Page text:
The interview lasted around two hours, approximately 30 minutes into which Agent Durham advised Ethen that he had a search warrant for the residence and explained that additional officers would be arriving to conduct the search. Shortiy thereafter, Agent Cummings and the search team entered the home and conducted the search. Agent Durham testified that once it was clear that die only part of the house in which Ethen lived was his "very small" bedroom, he informed "an officer or two" who were part of the search team that they were no longer needed. Id. at 63. It appears that no more than 6-8 officers were ever present at one time in the Tangtong residence. No member of search team participated in the interview. Agent Durham testified that almough Ethen made several incriminating statements before the search team arrived, it was only after Ethen was told about the warrant that the interview "reached the highest degree of truth telling." Id. at 64. Indeed, sometime after the arrival of the search team and toward the end of the interview, Ethen became increasingly emotional, and admitted to ownership of the bulletin board account and email address associated with that account, as well to possessing child pornographic images. Id. at 63-66. He showed Agents Harvard and Cummings where he had hidden the thumb drives on which he stored those images, stating that "Everything you want is on the drives." Id. at 63. Ethen also provided Agent Durham with passwords to email addresses and cell phones so that they could be accessed for forensic analysis. Ethen further offered to cooperate with law enforcement in their investigation of others, and while expressing concern that he was facing a lengthy prison sentence, suggested that he needed to go to jail.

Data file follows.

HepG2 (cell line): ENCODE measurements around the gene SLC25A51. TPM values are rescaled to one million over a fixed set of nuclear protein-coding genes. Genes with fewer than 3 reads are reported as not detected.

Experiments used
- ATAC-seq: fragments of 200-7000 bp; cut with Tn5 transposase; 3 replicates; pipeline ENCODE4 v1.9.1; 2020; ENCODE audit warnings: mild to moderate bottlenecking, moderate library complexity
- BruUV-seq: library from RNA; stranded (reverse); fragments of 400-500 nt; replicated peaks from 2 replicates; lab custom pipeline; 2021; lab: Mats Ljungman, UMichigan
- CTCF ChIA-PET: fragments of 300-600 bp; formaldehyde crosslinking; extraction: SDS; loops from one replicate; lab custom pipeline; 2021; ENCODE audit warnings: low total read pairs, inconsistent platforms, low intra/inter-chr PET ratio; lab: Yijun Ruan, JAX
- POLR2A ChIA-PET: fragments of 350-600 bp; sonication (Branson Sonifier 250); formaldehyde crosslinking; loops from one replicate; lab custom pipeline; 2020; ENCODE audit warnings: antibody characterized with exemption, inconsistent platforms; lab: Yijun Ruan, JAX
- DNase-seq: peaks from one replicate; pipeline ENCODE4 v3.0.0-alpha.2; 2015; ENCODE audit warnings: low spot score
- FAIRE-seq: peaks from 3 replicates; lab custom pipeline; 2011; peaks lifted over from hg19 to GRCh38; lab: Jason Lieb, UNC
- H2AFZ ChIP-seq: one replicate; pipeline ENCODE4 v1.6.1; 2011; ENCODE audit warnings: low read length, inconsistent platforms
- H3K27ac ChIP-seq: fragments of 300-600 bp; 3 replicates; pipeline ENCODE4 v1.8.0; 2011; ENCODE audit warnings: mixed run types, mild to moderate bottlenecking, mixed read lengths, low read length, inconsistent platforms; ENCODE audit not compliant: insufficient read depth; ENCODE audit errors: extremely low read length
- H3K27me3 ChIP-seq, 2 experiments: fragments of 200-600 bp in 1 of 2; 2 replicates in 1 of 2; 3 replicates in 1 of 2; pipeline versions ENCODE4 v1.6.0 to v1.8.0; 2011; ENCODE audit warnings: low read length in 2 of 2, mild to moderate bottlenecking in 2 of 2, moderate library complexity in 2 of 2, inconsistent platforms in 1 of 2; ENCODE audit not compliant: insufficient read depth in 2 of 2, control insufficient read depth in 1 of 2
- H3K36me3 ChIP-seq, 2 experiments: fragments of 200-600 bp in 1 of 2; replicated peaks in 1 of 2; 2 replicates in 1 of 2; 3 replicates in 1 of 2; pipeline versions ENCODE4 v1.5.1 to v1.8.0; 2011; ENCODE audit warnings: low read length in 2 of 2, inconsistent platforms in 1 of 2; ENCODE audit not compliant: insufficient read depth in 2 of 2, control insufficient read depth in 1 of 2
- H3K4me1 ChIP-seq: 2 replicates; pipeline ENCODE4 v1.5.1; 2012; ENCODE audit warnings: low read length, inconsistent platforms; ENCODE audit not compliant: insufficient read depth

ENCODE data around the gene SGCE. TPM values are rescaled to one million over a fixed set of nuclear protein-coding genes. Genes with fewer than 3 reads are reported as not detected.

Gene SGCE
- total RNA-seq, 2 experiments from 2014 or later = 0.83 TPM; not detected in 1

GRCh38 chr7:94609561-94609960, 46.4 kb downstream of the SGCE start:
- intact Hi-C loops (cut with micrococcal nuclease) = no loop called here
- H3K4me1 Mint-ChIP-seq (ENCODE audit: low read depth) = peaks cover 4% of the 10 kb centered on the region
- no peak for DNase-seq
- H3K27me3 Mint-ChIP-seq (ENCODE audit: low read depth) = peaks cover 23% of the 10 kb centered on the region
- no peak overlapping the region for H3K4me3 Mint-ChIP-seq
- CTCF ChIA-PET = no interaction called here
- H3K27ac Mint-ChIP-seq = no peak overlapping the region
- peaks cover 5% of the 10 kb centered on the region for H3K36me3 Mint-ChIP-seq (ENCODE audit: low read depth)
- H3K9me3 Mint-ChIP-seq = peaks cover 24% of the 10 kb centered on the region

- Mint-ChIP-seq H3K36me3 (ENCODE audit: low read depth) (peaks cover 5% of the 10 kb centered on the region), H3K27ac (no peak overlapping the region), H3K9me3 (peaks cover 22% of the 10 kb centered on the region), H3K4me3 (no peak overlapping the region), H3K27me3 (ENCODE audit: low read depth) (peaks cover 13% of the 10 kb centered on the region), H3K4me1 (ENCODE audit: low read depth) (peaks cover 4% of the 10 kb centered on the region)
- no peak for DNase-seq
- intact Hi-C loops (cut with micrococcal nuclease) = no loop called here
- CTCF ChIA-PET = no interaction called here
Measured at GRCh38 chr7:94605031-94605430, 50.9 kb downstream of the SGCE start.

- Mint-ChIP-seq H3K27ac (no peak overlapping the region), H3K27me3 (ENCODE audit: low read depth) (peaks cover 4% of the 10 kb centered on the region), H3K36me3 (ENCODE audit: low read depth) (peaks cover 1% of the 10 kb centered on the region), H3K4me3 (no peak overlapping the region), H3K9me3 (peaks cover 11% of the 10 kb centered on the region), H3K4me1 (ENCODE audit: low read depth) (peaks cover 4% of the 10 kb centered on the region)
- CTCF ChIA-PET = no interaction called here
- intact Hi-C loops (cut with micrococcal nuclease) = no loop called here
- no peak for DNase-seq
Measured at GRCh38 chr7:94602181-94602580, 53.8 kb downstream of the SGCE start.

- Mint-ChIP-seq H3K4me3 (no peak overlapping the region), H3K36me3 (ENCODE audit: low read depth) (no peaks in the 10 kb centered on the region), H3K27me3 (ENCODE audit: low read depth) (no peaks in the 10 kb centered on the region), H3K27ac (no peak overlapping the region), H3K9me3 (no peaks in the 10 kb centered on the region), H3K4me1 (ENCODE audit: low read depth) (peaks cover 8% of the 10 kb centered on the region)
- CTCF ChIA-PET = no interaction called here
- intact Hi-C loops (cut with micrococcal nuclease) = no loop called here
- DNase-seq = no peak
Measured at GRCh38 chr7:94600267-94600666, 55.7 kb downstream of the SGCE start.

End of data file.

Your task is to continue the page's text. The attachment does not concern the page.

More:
Around the same time that the search team arrived, Ethen asked to use the bathroom. Agents Durham and Harvard testified that as soon as Ethen asked to use the bathroom, he was permitted to do so after the officers conducted a sweep for weapons, which they claim took "a few seconds." Id. at 52. Specifically, Agent Durham stated that he "advised [Ethen] to hold on a second because we need[ed] to search [the bathroom] before he went in." Id. There is no dispute that the officers kept the bathroom door cracked open so that they could "passively observe" what Ethen was doing inside. Id. Here, again, Ms. Tangtong's testimony is unclear. First, she testified that Ethen "kept saying he needed to use the bathroom," and that the officers "wouldn't let him." Id. at 19, 25, 40-41. Later, she stated that although Ethen was not permitted to use the bathroom "at first," he was allowed to do so after the officers searched the bathroom. Id. at 26. In any event, when the defendant finished using the bathroom, the interview continued in the living room.